When Bertrand Cesvet threw a party as a kid, he wasn’t worried about whether there would be enough snacks or if the music would be any good. His childhood phobia was always whether anyone would actually walk through the door.
During the last week of May, the 48-year-old chairman of top Montreal ad agency Sid Lee finally put that phobia to rest. He threw a party to beat all parties, and it included such A-list guests as Arianna Huffington, Google CFO Patrick Pitchette, Cirque du Soleil president Daniel Lamarre and former Walt Disney Group CEO Michael Eisner. The eclectic get-together was called C2-MTL, and it included a conference on commerce and creativity. As it ended with a thousand attendees sipping drinks in the golden glow of the setting sun, Cesvet remembers taking a moment to look around and soak it all in. His only thought? “Holy shit, everyone showed up.”
A stone’s throw from the Sid Lee offices near the old port in Montreal, the conference was housed in a warehouse-turned-state-of-the-art-event-space, surrounded by an outdoor plaza fenced in by strategically stacked shipping containers and Bedouin-style tents that doubled as meeting spaces and general chill-out rooms. The fact that people showed up in droves shouldn’t have come as a surprise. Over the past five years, Sid Lee has been on a pretty epic run. It’s gone from a small but well-regarded boutique creative firm servicing primarily Quebec-based clients, to a world-renowned shop working with brands like Vodafone, Qatar Airways, Red Bull and Adidas. The agency had 229 employees in 2008; it has 600 this year, spread across offices in Montreal, Toronto, Paris, Amsterdam and Austin.
The secret sauce attracting the international clients is the agency’s eclectic and multidisciplinary approach to its work, employing writers, graphic designers, musicians, architects, tech engineers and more to solve any number of branding problems. Quebec’s Société des alcools du Québec (SAQ) needs a retail store and mobile app? Check. Amsterdam’s historic Ajax Football Club wants a multimedia museum in its home city? Done. A Rona TV ad campaign? No problem. It’s an approach that over the past few years has become the newest mantra in marketing, all to better get your attention in an overcrowded media landscape where every TV has a fast-forward button and every consumer has an itchy thumb.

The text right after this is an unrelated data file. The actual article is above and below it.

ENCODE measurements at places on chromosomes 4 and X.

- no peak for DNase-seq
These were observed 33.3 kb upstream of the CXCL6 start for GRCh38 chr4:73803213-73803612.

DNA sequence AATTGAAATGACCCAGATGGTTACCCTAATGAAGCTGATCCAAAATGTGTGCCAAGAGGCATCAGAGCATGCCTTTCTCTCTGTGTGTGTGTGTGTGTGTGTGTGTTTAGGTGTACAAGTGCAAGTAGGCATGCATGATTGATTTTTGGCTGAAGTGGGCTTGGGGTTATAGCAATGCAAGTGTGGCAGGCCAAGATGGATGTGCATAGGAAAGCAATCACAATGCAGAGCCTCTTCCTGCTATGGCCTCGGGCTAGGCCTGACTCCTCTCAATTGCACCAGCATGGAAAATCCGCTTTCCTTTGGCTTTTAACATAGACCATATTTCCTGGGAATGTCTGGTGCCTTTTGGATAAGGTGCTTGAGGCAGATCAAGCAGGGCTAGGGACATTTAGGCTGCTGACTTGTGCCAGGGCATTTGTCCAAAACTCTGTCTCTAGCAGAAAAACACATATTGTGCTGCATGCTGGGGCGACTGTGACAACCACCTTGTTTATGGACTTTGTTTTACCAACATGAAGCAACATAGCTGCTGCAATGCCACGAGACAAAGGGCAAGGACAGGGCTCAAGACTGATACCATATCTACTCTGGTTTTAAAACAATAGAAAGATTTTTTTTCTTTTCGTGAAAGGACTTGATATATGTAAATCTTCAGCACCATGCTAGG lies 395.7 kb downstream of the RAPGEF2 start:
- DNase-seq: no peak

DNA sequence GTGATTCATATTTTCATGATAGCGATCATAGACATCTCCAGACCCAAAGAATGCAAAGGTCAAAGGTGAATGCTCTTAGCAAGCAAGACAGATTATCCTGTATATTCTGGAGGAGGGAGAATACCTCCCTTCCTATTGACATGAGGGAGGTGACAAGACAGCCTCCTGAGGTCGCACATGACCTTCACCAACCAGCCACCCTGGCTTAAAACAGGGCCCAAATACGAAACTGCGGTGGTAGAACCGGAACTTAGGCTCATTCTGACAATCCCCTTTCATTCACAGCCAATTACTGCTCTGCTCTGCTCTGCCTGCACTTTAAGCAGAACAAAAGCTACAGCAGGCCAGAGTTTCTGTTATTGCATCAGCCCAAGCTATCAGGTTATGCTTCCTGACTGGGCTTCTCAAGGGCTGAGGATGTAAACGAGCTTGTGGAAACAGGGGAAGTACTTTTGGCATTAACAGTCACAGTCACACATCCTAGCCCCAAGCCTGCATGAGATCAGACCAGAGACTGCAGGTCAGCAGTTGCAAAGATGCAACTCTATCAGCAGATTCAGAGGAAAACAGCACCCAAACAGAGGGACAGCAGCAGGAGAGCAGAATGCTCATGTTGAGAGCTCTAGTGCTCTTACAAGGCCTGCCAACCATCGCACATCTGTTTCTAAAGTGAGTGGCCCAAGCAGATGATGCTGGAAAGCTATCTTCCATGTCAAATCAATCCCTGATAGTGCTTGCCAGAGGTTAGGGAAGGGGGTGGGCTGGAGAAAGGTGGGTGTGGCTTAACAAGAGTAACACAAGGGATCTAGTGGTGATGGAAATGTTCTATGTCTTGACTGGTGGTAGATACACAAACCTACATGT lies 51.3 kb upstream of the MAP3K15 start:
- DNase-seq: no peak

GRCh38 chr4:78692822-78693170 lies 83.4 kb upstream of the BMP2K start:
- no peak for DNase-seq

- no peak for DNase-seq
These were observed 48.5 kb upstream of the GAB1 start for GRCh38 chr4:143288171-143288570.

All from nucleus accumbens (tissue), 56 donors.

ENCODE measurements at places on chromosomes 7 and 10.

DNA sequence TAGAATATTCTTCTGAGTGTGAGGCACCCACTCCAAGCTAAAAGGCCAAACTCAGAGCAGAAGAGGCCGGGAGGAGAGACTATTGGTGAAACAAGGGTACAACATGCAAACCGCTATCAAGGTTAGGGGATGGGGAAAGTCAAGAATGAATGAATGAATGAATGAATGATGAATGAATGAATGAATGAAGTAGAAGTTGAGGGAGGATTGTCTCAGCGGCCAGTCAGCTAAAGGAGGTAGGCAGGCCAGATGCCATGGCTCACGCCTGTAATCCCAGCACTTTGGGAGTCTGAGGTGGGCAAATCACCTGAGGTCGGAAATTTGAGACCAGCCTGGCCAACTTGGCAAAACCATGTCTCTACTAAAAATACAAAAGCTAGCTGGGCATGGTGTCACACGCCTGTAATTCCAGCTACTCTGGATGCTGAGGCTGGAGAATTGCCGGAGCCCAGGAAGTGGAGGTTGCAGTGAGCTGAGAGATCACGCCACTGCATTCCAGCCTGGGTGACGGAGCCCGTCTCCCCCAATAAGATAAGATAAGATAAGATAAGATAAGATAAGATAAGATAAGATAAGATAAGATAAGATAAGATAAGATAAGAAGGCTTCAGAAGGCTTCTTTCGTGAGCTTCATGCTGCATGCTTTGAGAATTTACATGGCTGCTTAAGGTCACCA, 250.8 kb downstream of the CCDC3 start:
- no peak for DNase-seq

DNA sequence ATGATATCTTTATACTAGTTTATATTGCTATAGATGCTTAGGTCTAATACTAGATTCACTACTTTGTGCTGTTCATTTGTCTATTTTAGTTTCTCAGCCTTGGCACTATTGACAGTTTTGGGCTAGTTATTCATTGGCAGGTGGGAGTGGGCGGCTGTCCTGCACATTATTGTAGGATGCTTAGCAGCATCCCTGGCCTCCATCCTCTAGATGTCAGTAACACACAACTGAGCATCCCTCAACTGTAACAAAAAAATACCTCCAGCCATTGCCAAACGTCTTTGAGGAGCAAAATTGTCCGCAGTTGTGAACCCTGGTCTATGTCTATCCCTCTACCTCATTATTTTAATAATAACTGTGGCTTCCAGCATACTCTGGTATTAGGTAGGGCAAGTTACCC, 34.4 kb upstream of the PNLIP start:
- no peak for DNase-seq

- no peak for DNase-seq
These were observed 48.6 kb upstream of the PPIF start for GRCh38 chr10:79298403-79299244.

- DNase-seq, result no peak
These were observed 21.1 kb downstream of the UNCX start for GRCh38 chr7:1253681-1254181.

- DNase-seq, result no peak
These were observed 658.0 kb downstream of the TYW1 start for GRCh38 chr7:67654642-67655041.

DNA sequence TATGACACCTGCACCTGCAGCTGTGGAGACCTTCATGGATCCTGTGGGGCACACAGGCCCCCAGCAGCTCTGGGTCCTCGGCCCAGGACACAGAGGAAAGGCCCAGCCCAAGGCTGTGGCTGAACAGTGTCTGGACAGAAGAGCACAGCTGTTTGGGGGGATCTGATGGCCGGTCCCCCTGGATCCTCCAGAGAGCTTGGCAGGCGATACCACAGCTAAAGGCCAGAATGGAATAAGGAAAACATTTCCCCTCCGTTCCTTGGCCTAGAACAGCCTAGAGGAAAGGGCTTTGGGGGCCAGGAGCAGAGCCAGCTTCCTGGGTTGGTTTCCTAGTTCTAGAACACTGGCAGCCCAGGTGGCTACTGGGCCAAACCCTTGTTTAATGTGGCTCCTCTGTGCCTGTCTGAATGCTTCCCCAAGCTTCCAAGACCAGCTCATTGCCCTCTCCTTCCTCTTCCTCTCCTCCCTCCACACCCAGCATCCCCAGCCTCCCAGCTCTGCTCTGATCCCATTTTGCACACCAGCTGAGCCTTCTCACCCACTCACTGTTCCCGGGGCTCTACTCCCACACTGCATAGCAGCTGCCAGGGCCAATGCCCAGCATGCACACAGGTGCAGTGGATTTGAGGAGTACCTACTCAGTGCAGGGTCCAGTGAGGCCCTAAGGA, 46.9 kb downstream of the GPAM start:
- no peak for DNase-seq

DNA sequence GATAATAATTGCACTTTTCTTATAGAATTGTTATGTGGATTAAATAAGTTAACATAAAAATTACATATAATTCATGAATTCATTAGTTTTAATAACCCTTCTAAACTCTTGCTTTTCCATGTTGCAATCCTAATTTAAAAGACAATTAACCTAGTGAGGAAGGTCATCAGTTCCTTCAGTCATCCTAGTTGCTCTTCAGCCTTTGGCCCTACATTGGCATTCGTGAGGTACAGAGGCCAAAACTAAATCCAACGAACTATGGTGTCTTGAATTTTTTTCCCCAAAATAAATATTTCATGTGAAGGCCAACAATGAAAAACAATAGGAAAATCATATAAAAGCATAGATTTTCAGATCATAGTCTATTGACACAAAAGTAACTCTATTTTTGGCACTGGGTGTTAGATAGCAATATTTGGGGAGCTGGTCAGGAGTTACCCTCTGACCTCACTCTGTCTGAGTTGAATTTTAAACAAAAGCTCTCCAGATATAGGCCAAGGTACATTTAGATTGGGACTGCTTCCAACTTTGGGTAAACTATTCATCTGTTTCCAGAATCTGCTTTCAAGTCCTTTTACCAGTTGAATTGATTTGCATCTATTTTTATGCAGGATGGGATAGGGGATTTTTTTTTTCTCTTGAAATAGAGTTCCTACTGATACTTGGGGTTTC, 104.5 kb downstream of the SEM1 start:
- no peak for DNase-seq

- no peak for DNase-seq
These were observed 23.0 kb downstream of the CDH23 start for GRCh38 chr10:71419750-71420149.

With its on-trend strategy, Sid Lee’s future looked filled with balloons and unicorns. But this May, the agency lost computer maker Dell as a global client, forcing layoffs. Still, the agency is pushing its U.S. expansion harder than ever, with plans set to open a New York office by the fall.
That move represents a crossroads for Sid Lee. Can it get beyond the Dell debacle? Or is the darling of Canadian marketing just too quirky for the big time?
Founded in 1993 as Diesel by law student Jean-François Bouchard and graphic design student Philippe Meunier, the agency’s first client was a Greek restaurant around the corner from its makeshift office. (The firm opted for an anagrammatic name change to Sid Lee in 2006 after years of getting confused with the Diesel denim brand.) Now agency president, Bouchard has the wide eyes, easy smile and laid-back demeanor of a man who has always been his own boss. He credits the shop’s design roots with setting the foundation for its approach today. “Design, almost by definition is more multidisciplinary,” he says. “Very early on we wanted to apply our design thinking to advertising. So if we had a restaurant client looking to make new menus, we’d look at it as trying to make a better restaurant, everything from the customer experience down to the takeout menu. And because we decided to put strategy at the core of the company, as opposed to advertising, it became logical for us to extend our creativity out to different fields.”